2) the POWER of the INDIVIDUAL: herein, on the other hand, lies the real nexus of power, something that is easily forgotten in the face of society's new machines of control. I suggested that, in fact, power qua power is not inherently evil. One could even argue that the power we exert on each other on a day-to-day basis is precisely the guarantee of our freedom. Each "hello" and "how are you?" is, in fact, a reaffirmation of this important deference to the rights of the other. Also, "machines of power" like bureaucracies or stock markets can have quite positive effects since they can help to get things done. Nonetheless, a danger always adheres to such "machines" given their tendency to abstract themselves from individual needs.
On March 25th, we discussed Samuel R. Delaney's "Tale of Old Venn" alongside The Dispossessed in order to get a better handle on some of these issues. What we came to realize is that "machine of power" may, in fact, be an effect of language: the arbitrary nature of language allows us to construct systems of differences and hierarchies that make sense within the system but that (like, say, the word "tree") has no necessary relation to the actual thing to which the individual words of a language refer. The two major examples we discussed concerning this function of language were gender and money. A recent article in the New York Times, about how language constructs our perception of color, provided further scientific support for this hypothesis.
The final class on the Dispossessed brought us back to the text via the theoretical ideas of Louis Althusser in "Ideology and Ideological State Apparatuses." (The image above, by the way, is there to evoke Althusser's notion of interpellation.) After an inital criticism from Kelli Allen about Althusser's notion of "science"--specifically, whether one can actually ever fully escape ideology and achieve the objectivity of scientific analysis--we came up with five major points:
1) Ideology has material effects. Ideology, which is reliant on language's ability to organize perception into systems of difference and hierarchy, actually has an effect on what we perceive in reality. (The old example of "what is a tree?" or the New York Times article on the perception of color gave us two significant examples.) The perfect quotation in the Dispossessed was offered up by Eric Johnston: "No matter how intelligent a man is, he can't see what he doesn't know how to see" (135).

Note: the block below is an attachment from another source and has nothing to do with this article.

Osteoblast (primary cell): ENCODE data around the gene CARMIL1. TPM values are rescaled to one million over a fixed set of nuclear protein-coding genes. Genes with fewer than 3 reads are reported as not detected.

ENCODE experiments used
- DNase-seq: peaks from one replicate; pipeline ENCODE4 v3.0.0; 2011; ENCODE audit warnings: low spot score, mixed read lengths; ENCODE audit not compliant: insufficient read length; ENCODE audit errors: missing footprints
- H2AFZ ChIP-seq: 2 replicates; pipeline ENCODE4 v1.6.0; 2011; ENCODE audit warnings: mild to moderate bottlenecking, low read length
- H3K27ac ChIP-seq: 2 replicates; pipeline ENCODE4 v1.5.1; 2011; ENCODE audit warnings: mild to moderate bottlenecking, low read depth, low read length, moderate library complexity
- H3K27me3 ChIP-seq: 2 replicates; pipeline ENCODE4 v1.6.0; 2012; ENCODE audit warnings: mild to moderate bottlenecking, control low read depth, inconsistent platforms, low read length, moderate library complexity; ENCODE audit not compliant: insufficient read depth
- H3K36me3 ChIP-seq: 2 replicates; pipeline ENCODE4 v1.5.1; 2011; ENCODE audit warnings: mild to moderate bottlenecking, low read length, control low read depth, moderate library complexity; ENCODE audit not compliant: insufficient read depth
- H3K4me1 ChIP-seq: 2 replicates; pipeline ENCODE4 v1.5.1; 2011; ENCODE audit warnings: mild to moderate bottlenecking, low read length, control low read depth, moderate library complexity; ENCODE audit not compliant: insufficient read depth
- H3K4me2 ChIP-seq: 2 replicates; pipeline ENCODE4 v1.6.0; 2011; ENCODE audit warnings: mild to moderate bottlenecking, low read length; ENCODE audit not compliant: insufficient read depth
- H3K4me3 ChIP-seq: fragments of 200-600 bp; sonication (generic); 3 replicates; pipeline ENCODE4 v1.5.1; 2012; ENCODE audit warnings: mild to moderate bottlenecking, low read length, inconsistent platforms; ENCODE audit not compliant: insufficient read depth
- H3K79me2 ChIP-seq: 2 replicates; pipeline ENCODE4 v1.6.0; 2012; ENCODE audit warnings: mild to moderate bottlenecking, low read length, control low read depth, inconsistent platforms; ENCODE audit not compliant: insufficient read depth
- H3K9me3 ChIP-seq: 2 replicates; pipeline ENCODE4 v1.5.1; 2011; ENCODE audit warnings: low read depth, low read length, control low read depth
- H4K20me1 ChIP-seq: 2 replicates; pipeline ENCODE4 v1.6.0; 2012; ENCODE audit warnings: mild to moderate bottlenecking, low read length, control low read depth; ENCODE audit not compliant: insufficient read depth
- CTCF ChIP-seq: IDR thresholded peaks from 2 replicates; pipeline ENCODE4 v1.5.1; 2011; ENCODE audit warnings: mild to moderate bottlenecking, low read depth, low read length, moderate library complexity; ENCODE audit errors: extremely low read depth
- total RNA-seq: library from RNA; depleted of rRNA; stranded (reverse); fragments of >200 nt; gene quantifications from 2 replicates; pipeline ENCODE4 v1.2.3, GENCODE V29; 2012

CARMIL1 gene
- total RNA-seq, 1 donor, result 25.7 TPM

2) There is no outside ideology that one can communicate (the latter part of this point suggested by Bess Mattern).
3) Ideology, Power, and Language are not inherently bad (and can have numerous positive effects). This point was offered in opposition to Althusser's tendency to a "hermeneutics of suspicion" that tends to see only the negative side of "ideological state apparatuses" and thus tends to reify power and ideology without always acknowledging the "power" of the individual people making those apparatuses run.
4) Following on Bess Mattern's addition to point # 2, we concluded that the only thing outside ideology is a "pure materiality" outside of language. That may include instinct, extreme pleasure, and trauma or pain, precisely those things that are hardest to communicate to others. Romanticism's turn to the sublime may be an example of a literature seeking to make sense of this "outside" of ideology.
5) This "outside ideology" of pain and suffering is precisely what the Dispossessed offers up as the basis for a sense of community. If there is one thing that we all have in common, it is that we will all suffer and eventually die. Perhaps this "common ground" can provide a basis for a commitment to each other. Tim Phelan offered up the perfect quote:
We can't prevent suffering. This pain and that pain, yes, but not Pain. A society can only relieve social suffering, unnecessary suffering. The rest remains. The root, the reality. All of us here are going to know grief; if we live fifty years, we'll have known pain for fifty years. And in the end we'll die. (p. 60)
Shevek finishes on p. 62 by stating what he thinks "brotherhood really is. It begins--it begins in shared pain." Scott Seaman then pointed out that Margaret Atwood's story, "Homelanding," offers up a similar hypothesis.